I’ve spent much of my life believing that the best way to help people receive and act on negative feedback is to help those who are delivering it to improve their message. But I’m now convinced I was wrong. Rather than focusing on saying things the “right” way, we need to all get better a finding truth in negative feedback, no matter how it’s delivered.
I’ve witnessed first-hand how people can do this by taking responsibility for their own safety and worth. For the past three years, I have studied and worked with a nonprofit called The Other Side Academy (TOSA) in Salt Lake City, Utah. Approximately one hundred adult men and women with long histories of crime, addiction, and homelessness live at TOSA in a self-reliant community that thrives on feedback. Their fundamental belief is that relentless exposure to truth is the best path to growth and happiness.
Twice a week, students engage in a process called “Games,” which is two hours of nonstop feedback. It can be loud. Vocabulary is sometimes raw and colorful. And a single student can be the focus of relentless attention for 20-25 minutes from as many as two dozen colleagues. Peers present you with evidence that you are dishonest, manipulative, lazy, selfish, or mean. There is little emphasis placed on diplomatic delivery of the message. Instead, they focus on helping the individual learn to “take their game.”
A few students react to their game defensively. They’ll withdraw, deny, or lash-out against those who are telling them things they don’t want to hear. But most don’t. They quickly learn that they are the primary source of their own safety. Reassuring themselves of their own efficacy is the fastest path to peace, and the best way to increase their self-efficacy is to scour the feedback for truth. The feedback is either true, false, or more often, a mix of the two. And if the truth is going to hurt you, it is more likely to do greater damage when you don’t know it than when you do. So, learning it is always beneficial.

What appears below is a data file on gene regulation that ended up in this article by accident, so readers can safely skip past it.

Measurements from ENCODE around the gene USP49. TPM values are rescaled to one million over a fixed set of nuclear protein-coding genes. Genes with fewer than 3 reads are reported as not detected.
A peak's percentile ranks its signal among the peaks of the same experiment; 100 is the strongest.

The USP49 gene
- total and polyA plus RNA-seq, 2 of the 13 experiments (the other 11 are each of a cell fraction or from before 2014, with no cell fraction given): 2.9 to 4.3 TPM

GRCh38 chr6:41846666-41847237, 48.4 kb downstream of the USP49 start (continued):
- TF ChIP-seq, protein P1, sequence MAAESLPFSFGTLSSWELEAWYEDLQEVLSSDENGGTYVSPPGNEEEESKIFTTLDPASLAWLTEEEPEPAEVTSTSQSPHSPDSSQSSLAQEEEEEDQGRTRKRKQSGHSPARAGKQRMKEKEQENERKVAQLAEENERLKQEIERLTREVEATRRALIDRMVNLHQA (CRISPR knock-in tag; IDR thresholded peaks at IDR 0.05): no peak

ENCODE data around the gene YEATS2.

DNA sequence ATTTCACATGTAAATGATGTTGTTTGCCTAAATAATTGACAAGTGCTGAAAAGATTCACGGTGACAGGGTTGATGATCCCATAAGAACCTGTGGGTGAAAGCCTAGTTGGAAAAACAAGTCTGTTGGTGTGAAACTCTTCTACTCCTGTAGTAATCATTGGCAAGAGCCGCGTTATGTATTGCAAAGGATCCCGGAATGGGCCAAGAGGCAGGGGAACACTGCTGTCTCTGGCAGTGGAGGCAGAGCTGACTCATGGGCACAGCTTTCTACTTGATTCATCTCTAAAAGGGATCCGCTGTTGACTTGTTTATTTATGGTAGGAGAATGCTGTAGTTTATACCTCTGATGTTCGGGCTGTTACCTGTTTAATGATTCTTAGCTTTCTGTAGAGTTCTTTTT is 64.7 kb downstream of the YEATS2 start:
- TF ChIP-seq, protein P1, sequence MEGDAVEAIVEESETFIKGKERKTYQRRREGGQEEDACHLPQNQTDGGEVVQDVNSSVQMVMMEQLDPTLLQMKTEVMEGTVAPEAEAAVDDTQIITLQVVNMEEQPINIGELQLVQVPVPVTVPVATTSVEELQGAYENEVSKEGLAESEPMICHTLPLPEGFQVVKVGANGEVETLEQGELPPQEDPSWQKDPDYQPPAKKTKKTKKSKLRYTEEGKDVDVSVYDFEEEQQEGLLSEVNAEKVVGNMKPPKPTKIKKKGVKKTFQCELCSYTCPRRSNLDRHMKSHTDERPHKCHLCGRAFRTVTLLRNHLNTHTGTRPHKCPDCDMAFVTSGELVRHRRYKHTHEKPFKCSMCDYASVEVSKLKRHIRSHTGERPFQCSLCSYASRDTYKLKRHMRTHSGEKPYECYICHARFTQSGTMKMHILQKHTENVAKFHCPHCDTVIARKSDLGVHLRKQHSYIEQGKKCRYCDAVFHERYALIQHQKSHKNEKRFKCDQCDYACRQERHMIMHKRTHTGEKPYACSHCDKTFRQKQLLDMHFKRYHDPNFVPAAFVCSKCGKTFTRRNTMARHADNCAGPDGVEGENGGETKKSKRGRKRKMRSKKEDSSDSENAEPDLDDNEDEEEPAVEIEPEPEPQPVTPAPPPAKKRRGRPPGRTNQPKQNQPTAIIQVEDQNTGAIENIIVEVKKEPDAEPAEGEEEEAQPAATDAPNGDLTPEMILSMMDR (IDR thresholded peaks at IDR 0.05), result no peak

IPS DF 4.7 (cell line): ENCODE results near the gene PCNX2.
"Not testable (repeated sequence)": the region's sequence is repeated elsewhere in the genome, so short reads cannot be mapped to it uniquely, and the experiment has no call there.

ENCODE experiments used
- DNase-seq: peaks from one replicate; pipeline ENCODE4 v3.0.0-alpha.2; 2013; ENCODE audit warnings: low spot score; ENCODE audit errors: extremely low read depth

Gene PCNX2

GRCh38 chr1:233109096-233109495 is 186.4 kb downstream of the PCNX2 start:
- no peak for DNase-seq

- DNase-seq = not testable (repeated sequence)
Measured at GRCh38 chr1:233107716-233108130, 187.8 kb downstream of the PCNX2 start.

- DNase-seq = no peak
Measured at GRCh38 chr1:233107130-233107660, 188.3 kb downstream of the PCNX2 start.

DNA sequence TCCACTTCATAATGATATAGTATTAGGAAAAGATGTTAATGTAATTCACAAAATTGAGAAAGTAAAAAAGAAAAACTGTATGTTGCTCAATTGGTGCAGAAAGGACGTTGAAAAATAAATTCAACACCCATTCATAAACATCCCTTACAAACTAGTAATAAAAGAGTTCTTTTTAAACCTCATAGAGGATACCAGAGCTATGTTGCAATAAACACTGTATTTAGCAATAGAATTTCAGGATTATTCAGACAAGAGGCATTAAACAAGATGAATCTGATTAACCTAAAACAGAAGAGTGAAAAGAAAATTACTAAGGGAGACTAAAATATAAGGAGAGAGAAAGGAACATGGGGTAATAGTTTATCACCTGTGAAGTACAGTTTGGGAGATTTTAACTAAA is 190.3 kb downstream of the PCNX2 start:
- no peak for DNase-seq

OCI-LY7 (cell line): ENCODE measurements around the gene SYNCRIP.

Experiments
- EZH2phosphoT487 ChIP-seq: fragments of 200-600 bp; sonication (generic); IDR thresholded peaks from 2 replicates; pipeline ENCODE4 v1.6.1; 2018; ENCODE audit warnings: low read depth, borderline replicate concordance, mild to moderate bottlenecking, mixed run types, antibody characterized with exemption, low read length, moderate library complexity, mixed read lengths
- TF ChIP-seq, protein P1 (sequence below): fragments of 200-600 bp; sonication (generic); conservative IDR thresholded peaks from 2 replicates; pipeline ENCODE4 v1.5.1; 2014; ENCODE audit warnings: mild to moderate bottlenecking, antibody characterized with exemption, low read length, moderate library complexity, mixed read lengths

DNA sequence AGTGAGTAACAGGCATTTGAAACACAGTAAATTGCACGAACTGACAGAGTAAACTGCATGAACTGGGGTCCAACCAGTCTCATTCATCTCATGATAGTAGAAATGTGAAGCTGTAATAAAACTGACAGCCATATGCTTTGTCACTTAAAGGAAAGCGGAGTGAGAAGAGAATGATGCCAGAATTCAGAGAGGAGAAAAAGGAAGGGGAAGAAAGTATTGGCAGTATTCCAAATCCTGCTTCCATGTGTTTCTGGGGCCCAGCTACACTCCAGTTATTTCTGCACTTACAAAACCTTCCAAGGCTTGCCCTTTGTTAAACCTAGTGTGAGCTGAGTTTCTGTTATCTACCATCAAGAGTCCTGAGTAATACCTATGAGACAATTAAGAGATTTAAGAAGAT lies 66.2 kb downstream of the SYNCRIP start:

What I’ve learned from the TOSA students is that we need to build our resilience in the face of criticism. Here are four steps you can try the next time harsh feedback catches you off-guard. I’ve organized them into an easy-to-remember acronym — CURE — to help you put these lessons in practice even when you’re under stress.
[Here’s the first of the four.]
Breathing deeply and slowly reminds you that you are safe. It signals that you don’t need to be aroused for physical defense. Noticing your feelings helps, too. Are you hurt, scared, embarrassed, ashamed? The more connected you are to these primary feelings the less you become consumed with secondary effects like anger, defensiveness, or exaggerated fear. Some students collect themselves by consciously connecting with soothing truths, for example by repeating a phrase like, “This can’t hurt me. I’m safe.” or “If I made a mistake, it doesn’t mean I am a mistake.”
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Here is a direct link to the complete article.
Joseph Grenny is a four-time New York Times bestselling author, keynote speaker, and leading social scientist for business performance. His work has been translated into 28 languages, is available in 36 countries, and has generated results for 300 of the Fortune 500. He is the cofounder of VitalSmarts, an innovator in corporate training and leadership development.